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You might have missed it with March Madness starting next week but soccer season in North America is officially underway with the 2017 MLS season kicking off last Friday night in Portland. This year the MLS features a pair of new expansion teams from Atlanta and Minnesota that both have their roots in the United Soccer League, the largest soccer league in North America with teams in 30 cities across the US and Canada. XLIVE sat down with USL’s president, Jake Edwards, for a wide ranging interview where we discussed his background in the sports industry and the innovative approaches that the USL is taking to offer data-driven content to their fans in 2017.

What were the main factors that inspired you to pursue a career in the sports industry?

I’ve been in football for basically my entire life going back to when I started playing at 6 years old. I had a 12 year professional playing career and have always been committed and passionate to the sport, I even met my wife by choosing a certain school because of their football program. As my playing days started to wind down, I began to spend more time learning the business side of the sport. The marketing side of the business was especially interesting to me and after retiring in my mid 30s I went to Warwick Business School in the UK. During business school I worked for the Octagon sports agency in London and stayed there for a number of years with a focus on the Middle East and Indian regions, primarily cricket and football. During my time at Octagon I was introduced to the owners of the USL and their Managing Partner and I was so impressed by his vision for the league that I accepted a job offer to become President of the USL. The league has come a long way since I started, there were only 11 clubs when I joined and now a few years later we are up to 31 teams and have over 50 people working in the office. Right now my main focus is on adding additional expansion teams and continuing to develop our partnership with Major League Soccer so that we can build on our goal of creating a true development system for football in the U.S. market.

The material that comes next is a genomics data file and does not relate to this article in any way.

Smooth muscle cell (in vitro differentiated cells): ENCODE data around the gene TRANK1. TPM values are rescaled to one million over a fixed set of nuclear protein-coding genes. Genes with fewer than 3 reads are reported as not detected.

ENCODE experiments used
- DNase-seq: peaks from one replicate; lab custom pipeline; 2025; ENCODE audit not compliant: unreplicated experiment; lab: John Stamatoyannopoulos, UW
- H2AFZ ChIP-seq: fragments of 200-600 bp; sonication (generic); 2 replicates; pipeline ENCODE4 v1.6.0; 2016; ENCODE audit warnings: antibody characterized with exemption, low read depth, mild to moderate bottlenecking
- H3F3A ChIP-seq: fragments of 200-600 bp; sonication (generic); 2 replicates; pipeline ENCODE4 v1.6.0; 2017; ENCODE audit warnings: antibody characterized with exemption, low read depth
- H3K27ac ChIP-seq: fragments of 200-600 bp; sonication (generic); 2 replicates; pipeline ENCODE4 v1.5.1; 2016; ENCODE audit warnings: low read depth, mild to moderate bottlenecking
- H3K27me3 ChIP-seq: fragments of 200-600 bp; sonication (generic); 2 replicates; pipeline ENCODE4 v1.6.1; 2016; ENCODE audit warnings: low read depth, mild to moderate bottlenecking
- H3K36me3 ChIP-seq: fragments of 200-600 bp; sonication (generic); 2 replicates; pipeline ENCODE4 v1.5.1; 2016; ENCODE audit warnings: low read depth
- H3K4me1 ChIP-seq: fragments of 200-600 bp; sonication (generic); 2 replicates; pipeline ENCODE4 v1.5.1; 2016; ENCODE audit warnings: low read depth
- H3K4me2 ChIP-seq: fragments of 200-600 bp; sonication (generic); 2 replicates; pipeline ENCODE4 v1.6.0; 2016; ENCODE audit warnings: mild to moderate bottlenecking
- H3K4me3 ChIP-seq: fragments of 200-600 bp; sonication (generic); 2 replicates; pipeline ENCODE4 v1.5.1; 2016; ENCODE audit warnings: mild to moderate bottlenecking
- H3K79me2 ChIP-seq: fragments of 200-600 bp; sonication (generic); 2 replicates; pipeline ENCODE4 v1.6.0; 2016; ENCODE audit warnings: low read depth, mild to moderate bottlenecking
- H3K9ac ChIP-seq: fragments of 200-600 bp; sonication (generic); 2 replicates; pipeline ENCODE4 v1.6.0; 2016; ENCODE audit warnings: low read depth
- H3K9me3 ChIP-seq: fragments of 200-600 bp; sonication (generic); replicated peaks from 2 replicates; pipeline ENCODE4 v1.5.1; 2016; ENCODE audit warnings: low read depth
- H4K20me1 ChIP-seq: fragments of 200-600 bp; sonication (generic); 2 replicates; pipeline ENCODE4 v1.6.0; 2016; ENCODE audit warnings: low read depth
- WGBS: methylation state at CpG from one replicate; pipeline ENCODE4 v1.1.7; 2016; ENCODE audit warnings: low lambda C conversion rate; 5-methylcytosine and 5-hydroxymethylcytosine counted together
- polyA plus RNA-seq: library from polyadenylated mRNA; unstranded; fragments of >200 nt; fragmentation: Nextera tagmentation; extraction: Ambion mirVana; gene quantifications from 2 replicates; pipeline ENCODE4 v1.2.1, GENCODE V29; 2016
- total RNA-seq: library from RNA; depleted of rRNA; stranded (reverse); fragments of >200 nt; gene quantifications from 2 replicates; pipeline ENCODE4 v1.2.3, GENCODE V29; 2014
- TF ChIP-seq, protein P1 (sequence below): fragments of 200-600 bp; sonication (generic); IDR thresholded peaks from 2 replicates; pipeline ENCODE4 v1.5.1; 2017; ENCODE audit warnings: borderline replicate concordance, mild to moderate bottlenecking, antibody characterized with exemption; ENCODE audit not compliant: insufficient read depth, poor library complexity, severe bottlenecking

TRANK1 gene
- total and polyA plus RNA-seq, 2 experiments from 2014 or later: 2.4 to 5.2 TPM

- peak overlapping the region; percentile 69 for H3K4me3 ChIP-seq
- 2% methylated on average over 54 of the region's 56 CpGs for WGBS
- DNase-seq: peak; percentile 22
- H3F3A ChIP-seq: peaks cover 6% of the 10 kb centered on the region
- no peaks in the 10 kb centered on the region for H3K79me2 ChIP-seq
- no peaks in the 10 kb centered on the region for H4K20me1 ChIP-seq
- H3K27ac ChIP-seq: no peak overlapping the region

How is your organization utilizing data & analytics as a means to more effectively engage and retain both fans and corporate partners throughout the course of a season?

It has certainly evolved from 2012/2013 where we had one person in charge of digital, social and analytics to 15 people across those areas today. The widespread use of data and analytics is happening for USL both on a league and club level. We have put together a digital network where we centralize the activities of all the teams from a website and content distribution standpoint. This allows us to utilize data and analytics to understand how fans are engaging with teams on their websites and social media pages. Having access to this information is vitally important so that we have a better sense for the types of questions that we need to be asking of ourselves and our teams. What posts do we need to boost? What are fans responding to and what isn’t catching their attention or encouraging engagement?